January 30, 2013
Free to Tweet

'Free to Tweet' celebrates First Amendment

Five Students Win $5,000 scholarships in Free to Tweet Contest

WASHINGTON — Five students who tweeted about how they enjoy exercising their First Amendment rights as part of 1 for All's national "Free to Tweet" celebration of the First Amendment will receive $5,000 college scholarships to continue their education.

The winners' entries were judged as the best from more than 3,600 tweets sent during the 15-day celebration and scholarship competition. The competition was organized by the Newseum's First Amendment Center, 1 for All and the American Society of News Editors, with funding provided by the John S. and James L. Knight Foundation, "Free to Tweet" is designed to increase public awareness of how much First Amendment freedoms affect our daily lives.

The winning students from across the nation — Anthony Jackson, Kyndall Mills, Samantha Lena Rosenthal, Marissa Paige Smith and Amanda Wolfgang — were selected based on the creativity and relevance of their tweets.

Anthony Jackson is a student at Ridgeway High School in Memphis, Tenn., and plans to study economics and computer science at the University of Chicago. Jackson is deeply interested in how the global economy connects people and his tweet encouraged Americans to express their First Amendment rights more by speaking out on issues.

"The government can't be of the people, by the people, or for the people if they don't know what the people want. Speak up & out. #FreeToTweet"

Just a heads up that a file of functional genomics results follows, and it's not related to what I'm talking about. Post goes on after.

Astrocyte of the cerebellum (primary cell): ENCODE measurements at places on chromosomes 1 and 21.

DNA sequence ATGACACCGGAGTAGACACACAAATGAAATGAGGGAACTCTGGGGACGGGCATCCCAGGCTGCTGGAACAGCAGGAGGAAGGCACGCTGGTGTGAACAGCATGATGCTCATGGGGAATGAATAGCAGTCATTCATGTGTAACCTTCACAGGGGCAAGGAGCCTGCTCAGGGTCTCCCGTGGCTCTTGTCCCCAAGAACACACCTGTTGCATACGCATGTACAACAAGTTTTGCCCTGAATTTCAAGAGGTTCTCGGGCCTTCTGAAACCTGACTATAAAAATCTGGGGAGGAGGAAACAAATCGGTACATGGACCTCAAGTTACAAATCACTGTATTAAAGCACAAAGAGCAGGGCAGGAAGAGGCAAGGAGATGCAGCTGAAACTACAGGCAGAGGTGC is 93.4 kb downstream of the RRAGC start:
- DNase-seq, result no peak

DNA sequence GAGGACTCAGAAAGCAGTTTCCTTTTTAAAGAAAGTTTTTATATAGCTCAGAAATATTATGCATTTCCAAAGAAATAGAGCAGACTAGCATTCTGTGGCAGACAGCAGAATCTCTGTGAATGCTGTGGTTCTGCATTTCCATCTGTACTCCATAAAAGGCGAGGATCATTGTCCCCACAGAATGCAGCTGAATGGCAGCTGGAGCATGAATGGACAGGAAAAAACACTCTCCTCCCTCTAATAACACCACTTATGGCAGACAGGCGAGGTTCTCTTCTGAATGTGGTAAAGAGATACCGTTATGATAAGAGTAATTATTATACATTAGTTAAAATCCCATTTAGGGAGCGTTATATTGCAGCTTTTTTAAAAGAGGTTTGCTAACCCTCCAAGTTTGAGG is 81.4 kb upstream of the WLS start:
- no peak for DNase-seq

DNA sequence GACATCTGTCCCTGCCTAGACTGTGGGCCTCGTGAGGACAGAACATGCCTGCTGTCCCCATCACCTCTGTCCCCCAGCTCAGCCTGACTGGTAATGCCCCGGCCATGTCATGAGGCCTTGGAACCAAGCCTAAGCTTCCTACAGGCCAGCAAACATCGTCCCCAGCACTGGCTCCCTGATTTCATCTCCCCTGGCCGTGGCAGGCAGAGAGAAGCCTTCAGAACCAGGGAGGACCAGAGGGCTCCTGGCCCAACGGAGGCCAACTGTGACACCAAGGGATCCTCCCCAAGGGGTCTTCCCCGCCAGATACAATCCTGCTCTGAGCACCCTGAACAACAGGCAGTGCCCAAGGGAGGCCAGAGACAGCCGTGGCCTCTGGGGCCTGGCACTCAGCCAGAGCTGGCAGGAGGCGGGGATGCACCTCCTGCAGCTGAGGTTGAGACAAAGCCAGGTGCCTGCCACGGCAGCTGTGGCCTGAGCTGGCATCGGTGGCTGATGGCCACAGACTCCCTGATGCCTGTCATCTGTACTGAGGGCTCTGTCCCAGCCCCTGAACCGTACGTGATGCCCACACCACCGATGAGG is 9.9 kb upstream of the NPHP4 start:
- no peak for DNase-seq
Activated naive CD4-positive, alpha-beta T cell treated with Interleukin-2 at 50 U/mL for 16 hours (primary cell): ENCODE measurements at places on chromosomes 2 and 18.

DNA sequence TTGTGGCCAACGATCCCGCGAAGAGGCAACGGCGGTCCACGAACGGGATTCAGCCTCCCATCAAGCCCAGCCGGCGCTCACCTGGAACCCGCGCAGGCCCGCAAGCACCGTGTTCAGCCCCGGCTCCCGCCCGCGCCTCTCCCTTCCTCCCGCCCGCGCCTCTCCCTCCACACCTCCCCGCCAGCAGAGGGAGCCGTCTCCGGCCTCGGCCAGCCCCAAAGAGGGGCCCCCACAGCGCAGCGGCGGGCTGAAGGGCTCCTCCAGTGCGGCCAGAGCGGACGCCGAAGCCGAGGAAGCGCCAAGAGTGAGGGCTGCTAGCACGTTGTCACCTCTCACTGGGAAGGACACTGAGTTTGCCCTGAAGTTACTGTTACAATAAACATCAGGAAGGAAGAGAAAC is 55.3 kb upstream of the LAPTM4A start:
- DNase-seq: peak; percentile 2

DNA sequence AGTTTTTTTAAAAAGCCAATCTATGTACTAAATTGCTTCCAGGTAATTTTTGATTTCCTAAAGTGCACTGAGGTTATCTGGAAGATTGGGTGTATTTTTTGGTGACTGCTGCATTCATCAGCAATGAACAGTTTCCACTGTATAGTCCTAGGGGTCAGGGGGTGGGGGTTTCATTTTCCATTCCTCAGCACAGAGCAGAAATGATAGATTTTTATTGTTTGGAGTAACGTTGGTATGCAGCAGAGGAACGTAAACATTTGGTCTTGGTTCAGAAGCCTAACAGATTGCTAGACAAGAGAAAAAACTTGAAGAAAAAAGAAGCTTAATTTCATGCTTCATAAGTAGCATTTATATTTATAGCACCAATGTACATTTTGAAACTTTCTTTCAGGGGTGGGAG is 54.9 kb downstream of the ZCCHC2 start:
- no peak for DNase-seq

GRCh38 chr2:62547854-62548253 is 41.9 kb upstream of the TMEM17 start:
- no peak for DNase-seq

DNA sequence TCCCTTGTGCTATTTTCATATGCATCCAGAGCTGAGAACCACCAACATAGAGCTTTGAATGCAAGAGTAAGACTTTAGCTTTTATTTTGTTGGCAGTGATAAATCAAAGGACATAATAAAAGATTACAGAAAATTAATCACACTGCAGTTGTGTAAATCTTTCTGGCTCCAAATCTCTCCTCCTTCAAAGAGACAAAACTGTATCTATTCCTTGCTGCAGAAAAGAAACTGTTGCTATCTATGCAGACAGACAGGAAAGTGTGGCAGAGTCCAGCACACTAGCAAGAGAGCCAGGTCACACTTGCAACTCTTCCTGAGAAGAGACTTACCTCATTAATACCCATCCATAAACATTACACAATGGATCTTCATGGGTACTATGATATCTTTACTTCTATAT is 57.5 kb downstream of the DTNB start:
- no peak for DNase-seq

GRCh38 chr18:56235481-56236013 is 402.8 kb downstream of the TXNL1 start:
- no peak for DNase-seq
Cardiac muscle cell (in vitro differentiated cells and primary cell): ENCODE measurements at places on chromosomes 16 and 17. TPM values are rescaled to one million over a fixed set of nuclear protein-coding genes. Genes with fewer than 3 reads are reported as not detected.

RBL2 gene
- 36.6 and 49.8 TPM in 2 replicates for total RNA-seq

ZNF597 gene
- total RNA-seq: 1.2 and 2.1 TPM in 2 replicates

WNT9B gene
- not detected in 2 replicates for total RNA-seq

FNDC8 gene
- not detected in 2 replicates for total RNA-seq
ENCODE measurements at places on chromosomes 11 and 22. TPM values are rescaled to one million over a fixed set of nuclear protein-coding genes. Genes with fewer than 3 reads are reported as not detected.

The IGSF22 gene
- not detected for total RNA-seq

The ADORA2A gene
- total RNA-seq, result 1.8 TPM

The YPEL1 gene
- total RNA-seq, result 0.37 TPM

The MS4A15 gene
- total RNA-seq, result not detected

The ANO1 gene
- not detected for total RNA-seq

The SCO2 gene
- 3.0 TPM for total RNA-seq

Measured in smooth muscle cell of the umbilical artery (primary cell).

Kyndall Mills will study elementary education, specializing in reading, and play volleyball at Graceland University in Lamoni, Iowa, starting this fall. During the 2012 presidential election, she developed a passion for activism, which led her to the Free to Tweet campaign. "The First Amendment rights are at the heart of what the United States stands for at its core," said Mills.

"Free 2B Christian. Free 2B Jewish. Free 2B Muslim. Free 2B Agnostic. Free 2B Atheist. Freedom Of & From Religion. #FreeToTweet @freetotweet"

Samantha Lena Rosenthal is currently studying journalism at the University of Central Florida. She hopes that new media platforms will "allow for more open environments for opinions and making sure our voices are heard." Rosenthal's tweet was fitting for a journalism student.

"Pen & paper may not be free, but the words we choose to write are. #FreedomOfPress #JournalismFreedoms #FreeToTweet"

Marissa-Paige Smith is studying communications arts and sciences at Penn State University. She minors in media studies and rhetoric and is the co-editor of Problem Child Liberty Magazine, an on-campus publication. Smith's tweet addressed the right to petition.

"The right of petition means citizens get the chance to make the government reconsider. #FreeToTweet"

Amanda Wolfgang is a junior at Central Bucks High School West in Doylestown, Pa., and plans to play softball at the collegiate level while pursuing a career in actuarial science. Wolfgang's tweet focused on the right to peaceably assemble.

"The freedom to assemble gives Americans the opportunity to be heard when a single voice is not loud enough.#FreeToTweet"

"It was truly heartening to see so many young people celebrate America's oldest values," said Ken Paulson, founder of 1 for All and president of the First Amendment Center. "We congratulate all the winners and thank the many teachers and parents who encouraged students to participate in this nationwide exercise of free speech."

Each winning message can be seen at 1forall.us/freetotweet/winners. @freetotweet2012 will tweet the winning entries during the coming days.

"Free to Tweet" scholarship entries were judged by First Amendment experts and educators who support 1 for All, an educational and public service campaign created to build understanding of the First Amendment and its five distinct freedoms: speech, press, religion, assembly and petition.

For more information on the ongoing 1 for All campaign, to join its mailing list, or to learn more about upcoming programs, visit www.1forall.us.

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